• must incorporate a means of restricting the natural outward flow of water to build up reserve capacity
  • must incorporate a bypass overflow in case of flooding of the reservoir.

Electricity supply connection

Electrical power from the micro-hydro generator system can be available continuously at consistent output levels. The output AC may be:

  • transferred as AC to the building for immediate use, via a controller that gives a 240V AC at 50 Hz power supply, or
  • converted by a rectifier to DC for storage in batteries.

The choice between AC supply and DC storage is dependent on the reliability of electrical generation and the capacity of the generator to meet peak demand.

Options include:

  • output all the AC directly to the building, where electrical generation is continuously guaranteed and generator capacity is greater than peak demand
  • output some of the AC directly to the building, with the rest converted to DC storage, where peak demand is occasionally a little higher than generator capacity or there is occasional reduced electrical generation
  • convert all of the AC to DC storage, where electrical generation is inconsistent, or peak demand greatly exceeds generator capacity.

Micro-hydro schemes work most effectively where a home is energy-efficient, and where other options reduce electricity demand, such as using solid fuel heaters for space heating and solar or wet-back units for water heating.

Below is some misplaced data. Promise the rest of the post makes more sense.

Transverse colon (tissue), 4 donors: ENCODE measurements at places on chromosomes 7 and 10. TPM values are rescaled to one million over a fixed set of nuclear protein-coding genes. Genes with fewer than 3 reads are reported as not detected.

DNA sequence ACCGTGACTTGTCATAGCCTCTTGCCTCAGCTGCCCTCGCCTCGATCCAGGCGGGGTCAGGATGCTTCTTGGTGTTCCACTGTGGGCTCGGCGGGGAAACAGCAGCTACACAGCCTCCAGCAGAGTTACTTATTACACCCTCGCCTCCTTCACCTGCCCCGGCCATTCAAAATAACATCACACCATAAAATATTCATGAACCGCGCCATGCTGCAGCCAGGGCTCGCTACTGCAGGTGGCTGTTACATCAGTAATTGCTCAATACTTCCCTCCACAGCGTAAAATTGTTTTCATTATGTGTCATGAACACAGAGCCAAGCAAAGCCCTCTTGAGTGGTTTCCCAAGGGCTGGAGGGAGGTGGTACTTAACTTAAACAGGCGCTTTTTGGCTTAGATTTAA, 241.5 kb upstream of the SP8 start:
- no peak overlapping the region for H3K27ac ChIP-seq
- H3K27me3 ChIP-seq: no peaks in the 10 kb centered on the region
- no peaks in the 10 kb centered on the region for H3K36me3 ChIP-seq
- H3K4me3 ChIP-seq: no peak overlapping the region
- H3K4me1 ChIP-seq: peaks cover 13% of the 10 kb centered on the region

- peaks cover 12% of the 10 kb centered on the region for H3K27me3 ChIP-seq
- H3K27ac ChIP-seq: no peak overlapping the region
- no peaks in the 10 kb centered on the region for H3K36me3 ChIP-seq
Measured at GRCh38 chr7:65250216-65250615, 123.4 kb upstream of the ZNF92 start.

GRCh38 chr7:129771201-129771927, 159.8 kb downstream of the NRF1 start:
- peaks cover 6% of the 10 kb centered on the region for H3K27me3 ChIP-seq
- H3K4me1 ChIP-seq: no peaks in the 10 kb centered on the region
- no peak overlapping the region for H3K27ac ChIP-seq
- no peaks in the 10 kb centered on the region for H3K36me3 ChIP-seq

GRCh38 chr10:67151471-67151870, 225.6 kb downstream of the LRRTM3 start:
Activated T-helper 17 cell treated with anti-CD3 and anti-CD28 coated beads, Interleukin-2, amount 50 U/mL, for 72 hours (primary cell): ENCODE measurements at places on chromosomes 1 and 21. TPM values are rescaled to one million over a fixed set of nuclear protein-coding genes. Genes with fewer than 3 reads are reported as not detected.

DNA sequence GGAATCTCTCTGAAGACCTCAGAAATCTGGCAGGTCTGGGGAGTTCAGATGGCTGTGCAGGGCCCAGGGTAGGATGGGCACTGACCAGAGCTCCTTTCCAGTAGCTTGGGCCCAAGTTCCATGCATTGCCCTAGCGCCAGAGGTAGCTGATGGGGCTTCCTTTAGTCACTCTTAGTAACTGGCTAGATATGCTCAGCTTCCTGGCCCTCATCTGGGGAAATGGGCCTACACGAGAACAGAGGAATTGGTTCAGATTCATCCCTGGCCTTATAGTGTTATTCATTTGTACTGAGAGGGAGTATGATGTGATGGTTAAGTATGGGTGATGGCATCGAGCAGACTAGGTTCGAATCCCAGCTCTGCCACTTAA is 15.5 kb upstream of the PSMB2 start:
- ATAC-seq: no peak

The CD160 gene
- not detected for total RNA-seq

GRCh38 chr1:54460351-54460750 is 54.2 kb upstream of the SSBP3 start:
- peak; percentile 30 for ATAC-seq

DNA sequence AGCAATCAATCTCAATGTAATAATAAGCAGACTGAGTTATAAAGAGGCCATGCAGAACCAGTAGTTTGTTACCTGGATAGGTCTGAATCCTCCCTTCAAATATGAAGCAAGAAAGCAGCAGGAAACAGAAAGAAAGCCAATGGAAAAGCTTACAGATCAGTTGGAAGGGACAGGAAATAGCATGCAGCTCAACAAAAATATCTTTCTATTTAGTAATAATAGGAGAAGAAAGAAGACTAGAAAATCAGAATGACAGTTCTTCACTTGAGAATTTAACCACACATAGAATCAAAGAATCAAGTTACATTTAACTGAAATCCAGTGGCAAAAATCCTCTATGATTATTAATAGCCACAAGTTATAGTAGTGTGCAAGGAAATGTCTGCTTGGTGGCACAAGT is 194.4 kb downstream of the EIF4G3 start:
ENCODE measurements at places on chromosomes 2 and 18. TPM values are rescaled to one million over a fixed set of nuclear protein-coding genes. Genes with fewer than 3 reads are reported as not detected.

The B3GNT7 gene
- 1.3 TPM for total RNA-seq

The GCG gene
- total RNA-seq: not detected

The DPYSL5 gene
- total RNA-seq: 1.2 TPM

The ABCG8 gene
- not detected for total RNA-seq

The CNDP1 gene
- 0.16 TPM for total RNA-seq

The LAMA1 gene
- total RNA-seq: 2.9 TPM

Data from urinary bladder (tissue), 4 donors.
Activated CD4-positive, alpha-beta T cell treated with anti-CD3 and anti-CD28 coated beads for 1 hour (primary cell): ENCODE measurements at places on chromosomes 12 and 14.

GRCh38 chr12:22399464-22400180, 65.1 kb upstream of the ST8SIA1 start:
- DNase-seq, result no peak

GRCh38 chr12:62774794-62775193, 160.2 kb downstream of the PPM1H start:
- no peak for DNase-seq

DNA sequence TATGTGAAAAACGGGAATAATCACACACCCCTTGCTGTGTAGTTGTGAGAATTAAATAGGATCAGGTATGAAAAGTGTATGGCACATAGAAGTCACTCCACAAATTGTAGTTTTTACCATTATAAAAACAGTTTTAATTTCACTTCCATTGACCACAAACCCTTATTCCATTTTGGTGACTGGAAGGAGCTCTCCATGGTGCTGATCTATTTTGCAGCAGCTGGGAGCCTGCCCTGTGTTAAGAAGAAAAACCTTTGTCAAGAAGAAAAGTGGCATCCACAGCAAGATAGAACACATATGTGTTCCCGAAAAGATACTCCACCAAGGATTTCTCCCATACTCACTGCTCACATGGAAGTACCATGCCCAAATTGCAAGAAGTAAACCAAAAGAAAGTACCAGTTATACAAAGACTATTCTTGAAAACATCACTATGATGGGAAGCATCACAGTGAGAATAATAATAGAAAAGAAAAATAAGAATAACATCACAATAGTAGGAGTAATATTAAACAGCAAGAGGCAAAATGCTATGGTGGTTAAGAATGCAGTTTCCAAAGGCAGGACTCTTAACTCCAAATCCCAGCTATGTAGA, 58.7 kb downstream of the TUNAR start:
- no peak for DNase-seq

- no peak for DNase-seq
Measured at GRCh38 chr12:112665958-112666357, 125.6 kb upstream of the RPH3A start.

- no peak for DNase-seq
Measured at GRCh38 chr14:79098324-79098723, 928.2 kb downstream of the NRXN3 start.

Environmental impact

Micro-hydro generator systems have an impact on the water course. They may potentially affect:

  • plant and fish life in the water
  • plant and animal life beside the water
  • other users of the water further down stream
  • the stability of the surrounding land through the excavation for a reservoir if there is one.

There are many design possibilities that can be chosen to reduce environmental impact. For example, if a weir or dam is required, a fish ladder can be included so that fish that migrate up-river are able to pass the weir.

Water diversion for micro-hydro system 
Water diversion for micro-hydro system

Even small dams can have a significant impact both downstream and upstream as they are a break-point in the water system. It is therefore more usual, and more acceptable to the consenting authorities, to temporarily divert a portion of the main water flow into the micro-hydro generator. The water is returned downstream, and there is no block in movement up or down stream.

In general, the amount of water used for the micro-hydro system should be no more than 50% of the minimum seasonal flow rate of the water source.

More information

Updated: 16 November 2016